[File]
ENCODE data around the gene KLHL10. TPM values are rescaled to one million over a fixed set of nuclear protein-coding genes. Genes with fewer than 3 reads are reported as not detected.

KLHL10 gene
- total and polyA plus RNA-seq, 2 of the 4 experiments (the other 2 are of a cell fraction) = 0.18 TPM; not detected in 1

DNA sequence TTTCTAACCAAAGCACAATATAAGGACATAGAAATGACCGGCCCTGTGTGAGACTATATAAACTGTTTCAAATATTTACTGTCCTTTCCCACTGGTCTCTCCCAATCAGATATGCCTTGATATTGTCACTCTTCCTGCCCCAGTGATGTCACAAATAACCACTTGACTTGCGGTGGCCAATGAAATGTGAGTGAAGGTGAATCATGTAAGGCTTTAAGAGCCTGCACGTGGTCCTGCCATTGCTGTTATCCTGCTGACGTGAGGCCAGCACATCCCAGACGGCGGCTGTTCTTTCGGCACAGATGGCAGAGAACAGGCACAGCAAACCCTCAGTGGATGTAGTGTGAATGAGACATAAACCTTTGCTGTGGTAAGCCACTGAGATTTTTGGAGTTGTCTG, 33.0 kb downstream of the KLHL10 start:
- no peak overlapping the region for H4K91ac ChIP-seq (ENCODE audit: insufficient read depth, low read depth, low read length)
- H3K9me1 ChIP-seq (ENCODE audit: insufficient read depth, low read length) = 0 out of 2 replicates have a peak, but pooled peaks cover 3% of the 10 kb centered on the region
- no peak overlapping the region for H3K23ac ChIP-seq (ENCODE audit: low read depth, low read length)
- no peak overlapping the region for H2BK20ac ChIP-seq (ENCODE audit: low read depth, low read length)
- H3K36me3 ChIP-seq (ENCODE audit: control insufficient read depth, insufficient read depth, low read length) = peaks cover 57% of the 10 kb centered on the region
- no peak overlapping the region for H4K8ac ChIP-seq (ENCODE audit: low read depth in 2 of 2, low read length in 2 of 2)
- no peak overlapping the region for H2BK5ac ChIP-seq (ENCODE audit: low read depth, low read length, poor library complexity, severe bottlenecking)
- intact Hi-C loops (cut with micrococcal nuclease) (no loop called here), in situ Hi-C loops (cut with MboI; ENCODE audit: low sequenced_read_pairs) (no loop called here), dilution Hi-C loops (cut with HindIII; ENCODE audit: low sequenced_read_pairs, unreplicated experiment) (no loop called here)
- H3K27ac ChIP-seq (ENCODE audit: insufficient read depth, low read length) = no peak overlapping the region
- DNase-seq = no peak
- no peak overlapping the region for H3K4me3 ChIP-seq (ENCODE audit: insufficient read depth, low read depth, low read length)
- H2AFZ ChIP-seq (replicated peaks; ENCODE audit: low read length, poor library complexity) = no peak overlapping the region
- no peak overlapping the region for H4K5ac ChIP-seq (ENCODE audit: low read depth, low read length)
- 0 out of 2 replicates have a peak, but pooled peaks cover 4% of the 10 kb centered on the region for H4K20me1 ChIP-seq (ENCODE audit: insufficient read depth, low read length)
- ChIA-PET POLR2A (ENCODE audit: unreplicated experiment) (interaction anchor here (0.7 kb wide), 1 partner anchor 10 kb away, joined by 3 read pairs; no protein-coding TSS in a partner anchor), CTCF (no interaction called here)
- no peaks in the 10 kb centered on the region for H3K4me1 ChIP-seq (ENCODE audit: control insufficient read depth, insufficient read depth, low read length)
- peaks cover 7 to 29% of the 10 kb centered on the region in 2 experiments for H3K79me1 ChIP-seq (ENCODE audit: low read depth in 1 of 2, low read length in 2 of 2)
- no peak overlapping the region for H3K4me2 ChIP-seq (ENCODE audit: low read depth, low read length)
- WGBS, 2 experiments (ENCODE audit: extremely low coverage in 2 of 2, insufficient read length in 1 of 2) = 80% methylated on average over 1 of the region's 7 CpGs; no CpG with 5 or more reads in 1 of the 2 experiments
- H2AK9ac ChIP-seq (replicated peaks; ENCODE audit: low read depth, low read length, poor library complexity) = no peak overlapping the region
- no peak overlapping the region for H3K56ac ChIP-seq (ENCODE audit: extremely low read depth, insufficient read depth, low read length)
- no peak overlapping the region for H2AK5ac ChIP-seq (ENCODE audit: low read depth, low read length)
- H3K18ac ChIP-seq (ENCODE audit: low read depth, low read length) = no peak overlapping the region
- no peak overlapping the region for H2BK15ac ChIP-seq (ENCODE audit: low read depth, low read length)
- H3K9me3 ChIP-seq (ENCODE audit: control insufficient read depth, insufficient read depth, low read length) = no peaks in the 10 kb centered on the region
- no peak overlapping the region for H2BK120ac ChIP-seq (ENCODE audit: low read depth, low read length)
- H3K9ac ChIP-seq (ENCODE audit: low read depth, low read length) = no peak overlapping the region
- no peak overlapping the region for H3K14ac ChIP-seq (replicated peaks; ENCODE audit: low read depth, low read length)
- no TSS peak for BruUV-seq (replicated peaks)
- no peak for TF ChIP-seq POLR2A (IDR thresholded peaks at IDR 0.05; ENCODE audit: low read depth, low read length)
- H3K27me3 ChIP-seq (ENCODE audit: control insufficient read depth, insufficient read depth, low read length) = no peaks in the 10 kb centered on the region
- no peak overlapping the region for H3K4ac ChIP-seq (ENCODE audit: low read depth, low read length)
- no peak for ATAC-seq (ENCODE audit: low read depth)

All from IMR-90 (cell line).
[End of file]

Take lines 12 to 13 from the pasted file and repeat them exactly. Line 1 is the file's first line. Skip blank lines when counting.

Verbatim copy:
- intact Hi-C loops (cut with micrococcal nuclease) (no loop called here), in situ Hi-C loops (cut with MboI; ENCODE audit: low sequenced_read_pairs) (no loop called here), dilution Hi-C loops (cut with HindIII; ENCODE audit: low sequenced_read_pairs, unreplicated experiment) (no loop called here)
- H3K27ac ChIP-seq (ENCODE audit: insufficient read depth, low read length) = no peak overlapping the region